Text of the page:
King, Priest, and Prophet: A Trinitarian Theology of Atonement (Theology for the 21st Century)
Robert J. Sherman
T&T Clark, 2004
304 pp., $60.00
Stephen N. Williams
Antonement: the Penal View?
Do you ever spare a thought for Philipp Melanchthon? In terms of theological controversy, he saw it all, or most of it. There are many good reasons for spending sympathetic time with him, and sympathy is surely never better warranted than when we attend to his dying hope: "You will be redeemed from sin. And set free from cares and from the fury of theologians." He conceded the necessity, but denied any delight in theological controversy. The man in whose shadow he has so often stood, Martin Luther, knew that life, justification, and theological thought must all take place coram deo, consciously before God. If there is an area of Christian doctrine where we need equal reminder of what stirred Luther and what saddened Melanchthon, it is that which concerns the atonement.
Earlier essays in this series in Books & Culture have communicated the force of the criticism of a position that has enjoyed much authority in the West, the view that regards atonement primarily in terms of satisfaction and substitution. Richard Mouw has considered the claim that this view, along with others, hallows a pattern of social violence (January/February 2001). Hans Boersma has treated the accusation that penal substitution is a dehistoricizing, individualizing and juridicizing teaching (March/April 2003). Frederica Mathewes-Green has weighed Anselm in the balance, found him wanting, and supported the older Patristic outlook from which he consciously turned aside (March/April 2004). And now a number of essayists have joined issue in what is, overall, an uncompromising and tenacious defense of penal substitution, The Glory of the Atonement, a Festschrift for Roger Nicole. This volume is in three parts, comprising one on the biblical materials, one on historical theology, and a very brief one on "Atonement in the Life of the Christian and the Church." Keeping in mind what Luther said about the context and what Melanchthon said about the tone of the theological enterprise, it might be as well to get general criticism out of the way and comment that the collection should be read according to just two of the three considerations that moved the editors to put together the essays. The two are: to salute Roger Nicole and to contribute a substantial volume on the atonement. This is achieved, but the third stated consideration should be discounted, or largely so, namely, the resolution to produce a textbook. Why this demurral?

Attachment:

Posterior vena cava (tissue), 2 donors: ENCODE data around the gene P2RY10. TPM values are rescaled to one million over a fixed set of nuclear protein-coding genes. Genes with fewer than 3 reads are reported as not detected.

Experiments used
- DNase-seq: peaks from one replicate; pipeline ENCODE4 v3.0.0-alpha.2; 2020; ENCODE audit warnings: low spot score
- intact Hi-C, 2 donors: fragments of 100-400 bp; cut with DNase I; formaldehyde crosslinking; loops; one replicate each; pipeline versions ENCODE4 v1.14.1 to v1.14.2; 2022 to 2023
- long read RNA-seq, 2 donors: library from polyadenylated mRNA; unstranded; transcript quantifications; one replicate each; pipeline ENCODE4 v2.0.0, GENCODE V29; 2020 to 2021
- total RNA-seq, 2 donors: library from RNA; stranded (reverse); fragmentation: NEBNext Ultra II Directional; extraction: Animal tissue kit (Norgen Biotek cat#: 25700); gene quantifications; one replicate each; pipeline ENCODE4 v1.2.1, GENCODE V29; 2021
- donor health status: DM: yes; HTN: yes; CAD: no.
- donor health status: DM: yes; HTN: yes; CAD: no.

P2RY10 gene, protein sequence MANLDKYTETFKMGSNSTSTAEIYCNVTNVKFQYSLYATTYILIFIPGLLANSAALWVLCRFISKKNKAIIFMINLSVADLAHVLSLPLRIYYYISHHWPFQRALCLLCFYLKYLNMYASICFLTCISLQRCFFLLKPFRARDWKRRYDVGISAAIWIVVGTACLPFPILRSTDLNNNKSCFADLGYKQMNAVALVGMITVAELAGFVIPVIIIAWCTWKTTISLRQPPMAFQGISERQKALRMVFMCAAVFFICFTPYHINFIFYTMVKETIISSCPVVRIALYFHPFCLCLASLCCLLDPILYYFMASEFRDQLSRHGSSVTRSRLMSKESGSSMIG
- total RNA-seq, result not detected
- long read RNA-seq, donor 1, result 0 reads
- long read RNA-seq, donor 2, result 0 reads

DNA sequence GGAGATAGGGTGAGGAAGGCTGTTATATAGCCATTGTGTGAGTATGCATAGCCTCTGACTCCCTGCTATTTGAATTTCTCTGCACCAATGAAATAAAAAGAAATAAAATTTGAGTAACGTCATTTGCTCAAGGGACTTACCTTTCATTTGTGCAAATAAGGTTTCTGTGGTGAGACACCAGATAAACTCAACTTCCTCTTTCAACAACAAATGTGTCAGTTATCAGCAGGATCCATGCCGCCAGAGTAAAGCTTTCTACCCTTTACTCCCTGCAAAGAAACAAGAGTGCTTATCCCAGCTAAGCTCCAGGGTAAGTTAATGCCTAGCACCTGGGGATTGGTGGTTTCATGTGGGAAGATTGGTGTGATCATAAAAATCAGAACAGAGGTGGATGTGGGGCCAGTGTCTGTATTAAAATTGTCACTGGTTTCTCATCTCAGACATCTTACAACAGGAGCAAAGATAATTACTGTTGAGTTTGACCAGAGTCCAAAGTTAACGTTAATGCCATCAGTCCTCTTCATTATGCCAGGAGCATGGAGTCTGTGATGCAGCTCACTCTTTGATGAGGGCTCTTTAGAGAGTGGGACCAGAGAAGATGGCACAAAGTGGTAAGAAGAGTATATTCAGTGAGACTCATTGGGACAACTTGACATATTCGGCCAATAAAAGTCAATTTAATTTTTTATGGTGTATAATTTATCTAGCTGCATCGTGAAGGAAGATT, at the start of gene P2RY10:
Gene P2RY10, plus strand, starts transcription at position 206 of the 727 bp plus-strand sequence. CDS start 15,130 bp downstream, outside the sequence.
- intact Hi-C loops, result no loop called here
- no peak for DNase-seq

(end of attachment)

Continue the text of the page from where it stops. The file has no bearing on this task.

"Textbooks" come in various shapes. Bracketing the question of whether they should always be introductions, the question here is whether this is a textbook on (or largely on) the penal substitutionary view of atonement or on the idea of atonement more generally. Some may suspect that the disjunctive form of the question shelters a presupposition which the volume is trying to dislodge, that is, that penal substitution constitutes just one way of approaching the atonement rather than being its essence. But this is not presupposed. The problem is the balance of the content.
Of the 20 essays, exactly half cover the Old and New Testaments, but only three of these deal with the Old Testament (or the Hebrew Bible) itself. The first is a linguistic defense of a controversial substitutionary interpretation of Leviticus 17:11. The second is a brief account of atonement in Psalm 51. The last is a discussion of how "bearing guilt" and "carrying sin" in Isaiah 53:11f. relate to the book of Isaiah more widely. These are unquestionably important texts. But will not many a reader come away with the impression that, since editors and essayists are eager to defend penal substitution, the Hebrew Bible must yield only very little that supports it? Does penal substitution, then, belong to the heart of New Testament teaching, while being relatively foreign to the fabric of the Old? Answers to that question may differ. But when we remember, for example, "This cup is the new covenant in my blood," can we, in a textbook, avoid surveying covenant theology in the Old Testament?1 Covenant aside, one of the other contributors to the volume makes a methodological plea for an "overarching biblical theology" that seems to cut against what is happening in part 1.2
Part 2 covers Augustine's preaching, medieval theology, Luther, Calvin, Bavinck and Barth, definite atonement and postmodernity. Without doubting the quality of these contributions, we note that there are no Greek Fathers at one end nor a Schleiermacher, Bushnell, or Forsyth near the other.3 This is not just a case of: "Well, if I had been editing a textbook, I should have included. … " Supposing we do read "textbook" as (largely) "textbook for the penal substitutionary view." If so, will not the worrying impression be conveyed or perpetuated that advocates of this view hammer away at the texts and traditions that defend it and fail to cast a sympathetic eye as widely as possible before reiterating their case?4